Thursday, June 12, 2014

Harriet Boyd Hawes and the Smith College Relief Unit

The Smith College Relief Unit, Harriet Boyd Hawes in front, 2nd from left.
Sophie Smith Collection, Smith College


Word counts being what they are, I had to exclude a few great stories from Women Heroes of World War I. Harriet Boyd Hawes was an exceptional American who, before the U.S. entry into World War I, worked tirelessly to save the lives of survivors of the Great Serbian retreat. She then returned to the United States to organize what became known as the Smith College Relief Unit, pictured above. The following is an excerpt from the unpublished chapter:


...Harriet was very pleased when President Wilson asked Congress for a declaration of war against the Central Powers in the spring of 1917. In April 1917, she spoke by invitation at a luncheon of the Smith College Club of Boston. She used her opportunity to suggest a new idea: sending a privately-funded relief unit to France composed of Smith College alumnae. She praised Smith College for having many notable traditions but added that “no tradition can be better than that of united public service.”

What would be the purpose of the Smith College Relief Unit? Harriet was still in touch with French relief organizations who alerted her to recent occurrences in the north of France, in the areas of the Oise, Ainse, and the Somme. A few months earlier in February, 1917, the Germans, who had been occupying those areas for two and one-half years, suddenly decided to retreat. But before doing so, they forced most able-bodied French people to evacuate with them, destroying as much as possible beforehand and leaving only the elderly and the women with small children. Why? One German explained it this way to one of the people they were forcing to march with them: “You are to work. The aged, the women, and the children are to be an embarrassment to the French who are coming and will encounter nothing but ruins and people incapable of doing anything for their own nourishment. For nothing will remain of your houses; they will be blown up.”

The Smith College Relief Unit would take money and supplies to the devastated areas and provide food, supplies, and materials with which to help the locals to rebuild their lives. Although the Germans were gone, the Smith College Unit would still be taking quite a risk. France and Germany were still at war and the Grécourt area was considered a war zone: the Germans might return at any moment.

But thoughts of danger were far from the minds of those who had just heard Harriet speak. By the end of the luncheon Harriet had raised $4,000 dollars. She continued to raise money – eventually totaling more than 30,000 -- for the unit that was soon officially affiliated with the American Fund for the French Wounded. She was hesitant to become the unit’s first director, as she felt that perhaps a younger woman should do that, but agreed in the end.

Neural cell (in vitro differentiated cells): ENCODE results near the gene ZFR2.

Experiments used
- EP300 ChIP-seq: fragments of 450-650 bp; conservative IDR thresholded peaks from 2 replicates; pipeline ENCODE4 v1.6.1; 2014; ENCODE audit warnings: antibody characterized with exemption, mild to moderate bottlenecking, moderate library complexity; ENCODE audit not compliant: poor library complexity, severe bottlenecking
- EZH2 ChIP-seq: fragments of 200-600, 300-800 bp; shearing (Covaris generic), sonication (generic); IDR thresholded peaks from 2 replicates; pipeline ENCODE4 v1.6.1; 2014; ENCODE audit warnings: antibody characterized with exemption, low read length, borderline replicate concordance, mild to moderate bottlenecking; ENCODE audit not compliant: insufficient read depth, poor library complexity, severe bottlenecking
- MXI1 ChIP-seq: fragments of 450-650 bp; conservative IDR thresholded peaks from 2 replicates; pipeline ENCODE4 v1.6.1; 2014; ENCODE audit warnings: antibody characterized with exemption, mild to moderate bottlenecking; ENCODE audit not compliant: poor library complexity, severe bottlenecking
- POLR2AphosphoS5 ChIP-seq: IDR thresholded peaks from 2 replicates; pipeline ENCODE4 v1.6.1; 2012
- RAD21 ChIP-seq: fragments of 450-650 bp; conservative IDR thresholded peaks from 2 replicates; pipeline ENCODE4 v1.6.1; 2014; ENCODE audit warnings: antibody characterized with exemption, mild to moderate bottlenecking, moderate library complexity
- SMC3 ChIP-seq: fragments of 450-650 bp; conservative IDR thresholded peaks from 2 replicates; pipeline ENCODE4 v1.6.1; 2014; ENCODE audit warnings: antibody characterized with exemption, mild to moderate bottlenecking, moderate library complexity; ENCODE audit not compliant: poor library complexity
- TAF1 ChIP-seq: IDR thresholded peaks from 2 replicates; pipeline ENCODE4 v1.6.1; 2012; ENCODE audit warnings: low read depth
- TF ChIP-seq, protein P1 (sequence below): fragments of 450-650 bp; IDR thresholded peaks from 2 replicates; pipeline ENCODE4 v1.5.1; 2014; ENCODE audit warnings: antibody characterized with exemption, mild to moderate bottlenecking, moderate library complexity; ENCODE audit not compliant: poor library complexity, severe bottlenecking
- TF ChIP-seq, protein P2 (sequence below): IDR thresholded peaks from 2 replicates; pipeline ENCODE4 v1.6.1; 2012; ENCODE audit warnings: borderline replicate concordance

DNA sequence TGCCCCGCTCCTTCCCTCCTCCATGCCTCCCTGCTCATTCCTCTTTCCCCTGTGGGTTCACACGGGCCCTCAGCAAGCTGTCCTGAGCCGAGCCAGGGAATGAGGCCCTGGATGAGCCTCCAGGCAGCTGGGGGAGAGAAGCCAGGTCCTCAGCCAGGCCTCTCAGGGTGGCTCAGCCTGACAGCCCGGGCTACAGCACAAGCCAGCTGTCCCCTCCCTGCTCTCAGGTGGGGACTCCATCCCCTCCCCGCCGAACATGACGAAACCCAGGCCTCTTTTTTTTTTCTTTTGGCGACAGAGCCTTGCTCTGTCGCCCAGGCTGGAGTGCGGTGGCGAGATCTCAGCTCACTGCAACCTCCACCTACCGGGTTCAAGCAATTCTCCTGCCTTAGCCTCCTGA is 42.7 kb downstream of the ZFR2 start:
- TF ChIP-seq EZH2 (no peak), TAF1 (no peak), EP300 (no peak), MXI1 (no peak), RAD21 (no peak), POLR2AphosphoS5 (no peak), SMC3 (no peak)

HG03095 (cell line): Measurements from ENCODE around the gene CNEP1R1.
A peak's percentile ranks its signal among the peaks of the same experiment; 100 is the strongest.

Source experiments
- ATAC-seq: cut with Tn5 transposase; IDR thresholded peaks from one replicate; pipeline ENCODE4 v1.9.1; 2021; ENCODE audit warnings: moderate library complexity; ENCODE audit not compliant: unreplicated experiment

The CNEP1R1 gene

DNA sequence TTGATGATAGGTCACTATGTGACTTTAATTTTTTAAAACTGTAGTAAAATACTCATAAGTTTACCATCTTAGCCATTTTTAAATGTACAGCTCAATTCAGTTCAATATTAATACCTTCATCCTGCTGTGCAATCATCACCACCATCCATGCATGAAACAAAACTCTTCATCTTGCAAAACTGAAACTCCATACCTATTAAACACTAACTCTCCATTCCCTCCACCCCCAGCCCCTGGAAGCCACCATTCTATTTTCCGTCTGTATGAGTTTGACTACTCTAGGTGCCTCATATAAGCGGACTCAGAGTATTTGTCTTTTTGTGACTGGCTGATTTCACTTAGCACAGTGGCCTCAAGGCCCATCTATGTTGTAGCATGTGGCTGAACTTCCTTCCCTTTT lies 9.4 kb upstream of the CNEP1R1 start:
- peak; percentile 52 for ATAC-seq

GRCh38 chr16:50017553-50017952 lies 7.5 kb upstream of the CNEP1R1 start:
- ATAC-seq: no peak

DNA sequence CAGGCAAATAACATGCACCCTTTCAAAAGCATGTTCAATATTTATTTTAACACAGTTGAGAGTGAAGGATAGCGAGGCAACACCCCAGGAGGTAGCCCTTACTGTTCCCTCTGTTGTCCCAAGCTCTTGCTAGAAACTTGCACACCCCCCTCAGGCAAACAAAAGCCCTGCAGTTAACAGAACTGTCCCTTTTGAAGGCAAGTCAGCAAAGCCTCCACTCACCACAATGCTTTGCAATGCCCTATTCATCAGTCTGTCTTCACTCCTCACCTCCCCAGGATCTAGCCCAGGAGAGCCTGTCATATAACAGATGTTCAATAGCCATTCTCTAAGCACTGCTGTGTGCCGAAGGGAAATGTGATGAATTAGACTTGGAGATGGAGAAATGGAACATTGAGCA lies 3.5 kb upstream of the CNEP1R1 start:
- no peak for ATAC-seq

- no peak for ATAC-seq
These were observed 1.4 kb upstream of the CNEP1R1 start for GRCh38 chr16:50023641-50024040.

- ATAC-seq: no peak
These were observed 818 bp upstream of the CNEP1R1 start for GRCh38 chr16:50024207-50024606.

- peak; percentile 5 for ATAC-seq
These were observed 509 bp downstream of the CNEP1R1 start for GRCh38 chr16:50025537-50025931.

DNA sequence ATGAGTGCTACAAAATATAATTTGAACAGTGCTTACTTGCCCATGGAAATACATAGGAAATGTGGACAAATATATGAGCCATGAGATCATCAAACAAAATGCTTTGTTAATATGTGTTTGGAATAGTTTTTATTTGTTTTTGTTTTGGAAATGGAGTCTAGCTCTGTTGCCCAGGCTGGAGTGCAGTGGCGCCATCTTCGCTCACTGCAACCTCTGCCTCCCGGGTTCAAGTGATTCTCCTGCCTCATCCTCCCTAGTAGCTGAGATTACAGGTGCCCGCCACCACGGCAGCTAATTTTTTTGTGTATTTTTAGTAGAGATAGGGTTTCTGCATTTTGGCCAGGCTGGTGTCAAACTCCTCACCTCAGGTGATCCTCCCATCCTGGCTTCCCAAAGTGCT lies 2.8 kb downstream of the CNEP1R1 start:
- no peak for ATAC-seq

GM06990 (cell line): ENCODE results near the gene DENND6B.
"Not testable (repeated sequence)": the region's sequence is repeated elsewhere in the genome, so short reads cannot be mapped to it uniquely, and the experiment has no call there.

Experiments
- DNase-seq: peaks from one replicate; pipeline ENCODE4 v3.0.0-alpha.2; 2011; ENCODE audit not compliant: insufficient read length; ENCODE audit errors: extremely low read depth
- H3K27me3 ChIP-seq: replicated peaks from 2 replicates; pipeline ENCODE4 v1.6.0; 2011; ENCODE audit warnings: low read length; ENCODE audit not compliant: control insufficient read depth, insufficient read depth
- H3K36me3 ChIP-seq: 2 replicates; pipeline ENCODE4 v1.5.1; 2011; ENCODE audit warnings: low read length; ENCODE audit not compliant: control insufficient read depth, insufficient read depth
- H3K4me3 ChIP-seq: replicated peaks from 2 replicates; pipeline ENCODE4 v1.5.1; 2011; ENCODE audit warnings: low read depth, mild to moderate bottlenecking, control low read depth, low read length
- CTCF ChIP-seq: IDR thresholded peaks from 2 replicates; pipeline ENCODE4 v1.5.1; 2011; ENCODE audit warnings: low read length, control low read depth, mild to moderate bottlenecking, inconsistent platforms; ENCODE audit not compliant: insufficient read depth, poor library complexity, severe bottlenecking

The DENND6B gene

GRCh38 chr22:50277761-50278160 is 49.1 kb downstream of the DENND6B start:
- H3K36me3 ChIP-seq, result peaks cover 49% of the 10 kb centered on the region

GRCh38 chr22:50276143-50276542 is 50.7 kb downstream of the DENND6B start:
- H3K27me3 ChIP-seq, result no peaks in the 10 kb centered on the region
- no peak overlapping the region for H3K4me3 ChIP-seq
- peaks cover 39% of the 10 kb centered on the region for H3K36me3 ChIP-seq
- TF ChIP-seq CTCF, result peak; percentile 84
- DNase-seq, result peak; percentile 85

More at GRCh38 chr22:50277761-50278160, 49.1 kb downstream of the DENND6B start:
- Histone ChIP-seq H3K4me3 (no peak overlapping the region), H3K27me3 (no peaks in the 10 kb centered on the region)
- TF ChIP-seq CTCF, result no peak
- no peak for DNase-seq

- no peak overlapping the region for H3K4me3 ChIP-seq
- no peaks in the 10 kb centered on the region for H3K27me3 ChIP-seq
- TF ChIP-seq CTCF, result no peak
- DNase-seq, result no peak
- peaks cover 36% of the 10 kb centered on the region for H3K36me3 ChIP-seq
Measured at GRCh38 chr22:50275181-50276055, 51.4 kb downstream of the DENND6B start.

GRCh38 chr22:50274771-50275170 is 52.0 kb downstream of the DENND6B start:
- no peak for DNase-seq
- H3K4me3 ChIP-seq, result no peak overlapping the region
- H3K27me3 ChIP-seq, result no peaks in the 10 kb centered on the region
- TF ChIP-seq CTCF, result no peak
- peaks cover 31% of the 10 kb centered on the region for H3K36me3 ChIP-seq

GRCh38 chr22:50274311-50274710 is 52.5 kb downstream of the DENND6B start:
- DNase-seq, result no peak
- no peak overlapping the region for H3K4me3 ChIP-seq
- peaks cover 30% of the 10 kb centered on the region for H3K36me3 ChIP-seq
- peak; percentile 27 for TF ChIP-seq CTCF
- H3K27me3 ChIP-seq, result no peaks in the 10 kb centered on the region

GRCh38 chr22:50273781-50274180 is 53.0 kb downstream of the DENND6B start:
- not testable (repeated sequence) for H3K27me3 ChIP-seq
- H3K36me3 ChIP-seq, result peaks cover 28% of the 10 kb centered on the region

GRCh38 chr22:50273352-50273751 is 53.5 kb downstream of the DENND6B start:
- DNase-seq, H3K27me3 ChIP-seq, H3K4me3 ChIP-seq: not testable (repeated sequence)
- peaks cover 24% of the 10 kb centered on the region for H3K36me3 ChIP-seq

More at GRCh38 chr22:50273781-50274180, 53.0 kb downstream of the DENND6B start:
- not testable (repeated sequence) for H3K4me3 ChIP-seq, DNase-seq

They were to be assigned as a relief center for approximately 11 villages adjoining the area of Grécourt – the name of an ancient French estate that was now a village where they would set up their base. The French army and the government had requested this site for the Smith Unit because it was one of the most devastated areas and also because it had been the best wheat-growing district in France; the government hoped to get the wheat fields back in working conditions in order to relief the current French bread shortage. Their mission would be to assist the civilians who had been devastated by the occupation and destructive retreat of the Germans.

In August, 1917, 17 volunteers -- representing 14 different graduating classes of Smith College -- sailed for France. While waiting in Paris, finalizing arrangements for their trip to Grécourt, they noticed that the men in Paris were either missing limbs or wearing military uniforms. Most of the women wore mourning clothes. A completely depressed attitude hung over the city and the general attitude of the Parisians was that it was just a matter of time before Germany won the war; that America had joined too late.

Six of the initial 17 unit members reached Grécourt in September, settled themselves into what remained of the old chateau, and got to work. They visited families in the various destroyed villages, listened to their sad stories of dead and lost sons and daughters, helping the villagers build temporary housing while distributing food, clothing, and furniture, some of it provided by outside sources and some of it what they had personally gathered...

Quoted excerpts from The Ladies of Grécourt.

More on the Smith College Relief Unit: http://sophia.smith.edu/blog/smithipedia/womens-war-work/smith-college-relief-unit-scru-1917-1920/ 

2 comments:

  1. I just found your site and the work you've been doing on women heroes of war. My particular interest is American women who served overseas during WW1 but were not in the military. Thank you for your articles on Harriet Boyd Hawes and Madeleine Zabriskie Doty. I found them very helpful. Eventually, I will have theatrical plays featuring as many of the women as I can manage and based on such criteria as when they were overseas, what type of service they provided and where they hailed from in th US.
    Rosemary Teetor
    Executive Producer
    World War 1 Commemorative Revues
    1916 Commemorative Revue
    Portland, OR

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    1. So good to hear these women will be getting some deserved attention!

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